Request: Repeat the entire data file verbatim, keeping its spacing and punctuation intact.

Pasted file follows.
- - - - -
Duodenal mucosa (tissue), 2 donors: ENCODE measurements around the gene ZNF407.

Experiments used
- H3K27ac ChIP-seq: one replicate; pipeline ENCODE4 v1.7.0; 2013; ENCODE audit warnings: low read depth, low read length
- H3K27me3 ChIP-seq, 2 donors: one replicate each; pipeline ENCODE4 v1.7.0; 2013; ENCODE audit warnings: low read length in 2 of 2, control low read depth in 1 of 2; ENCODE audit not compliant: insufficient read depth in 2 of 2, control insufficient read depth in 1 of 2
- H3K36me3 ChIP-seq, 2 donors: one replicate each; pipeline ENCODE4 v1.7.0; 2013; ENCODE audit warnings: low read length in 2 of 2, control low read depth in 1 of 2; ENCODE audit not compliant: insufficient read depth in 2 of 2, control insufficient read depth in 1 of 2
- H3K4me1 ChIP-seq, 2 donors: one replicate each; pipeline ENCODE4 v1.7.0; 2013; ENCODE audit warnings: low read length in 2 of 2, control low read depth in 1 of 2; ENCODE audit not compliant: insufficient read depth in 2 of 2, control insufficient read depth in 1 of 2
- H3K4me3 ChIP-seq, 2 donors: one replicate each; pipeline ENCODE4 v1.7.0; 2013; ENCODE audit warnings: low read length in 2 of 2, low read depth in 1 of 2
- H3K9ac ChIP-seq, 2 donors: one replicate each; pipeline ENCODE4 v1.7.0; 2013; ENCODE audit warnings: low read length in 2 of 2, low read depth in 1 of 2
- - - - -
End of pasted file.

Duodenal mucosa (tissue), 2 donors: ENCODE measurements around the gene ZNF407.

Experiments used
- H3K27ac ChIP-seq: one replicate; pipeline ENCODE4 v1.7.0; 2013; ENCODE audit warnings: low read depth, low read length
- H3K27me3 ChIP-seq, 2 donors: one replicate each; pipeline ENCODE4 v1.7.0; 2013; ENCODE audit warnings: low read length in 2 of 2, control low read depth in 1 of 2; ENCODE audit not compliant: insufficient read depth in 2 of 2, control insufficient read depth in 1 of 2
- H3K36me3 ChIP-seq, 2 donors: one replicate each; pipeline ENCODE4 v1.7.0; 2013; ENCODE audit warnings: low read length in 2 of 2, control low read depth in 1 of 2; ENCODE audit not compliant: insufficient read depth in 2 of 2, control insufficient read depth in 1 of 2
- H3K4me1 ChIP-seq, 2 donors: one replicate each; pipeline ENCODE4 v1.7.0; 2013; ENCODE audit warnings: low read length in 2 of 2, control low read depth in 1 of 2; ENCODE audit not compliant: insufficient read depth in 2 of 2, control insufficient read depth in 1 of 2
- H3K4me3 ChIP-seq, 2 donors: one replicate each; pipeline ENCODE4 v1.7.0; 2013; ENCODE audit warnings: low read length in 2 of 2, low read depth in 1 of 2
- H3K9ac ChIP-seq, 2 donors: one replicate each; pipeline ENCODE4 v1.7.0; 2013; ENCODE audit warnings: low read length in 2 of 2, low read depth in 1 of 2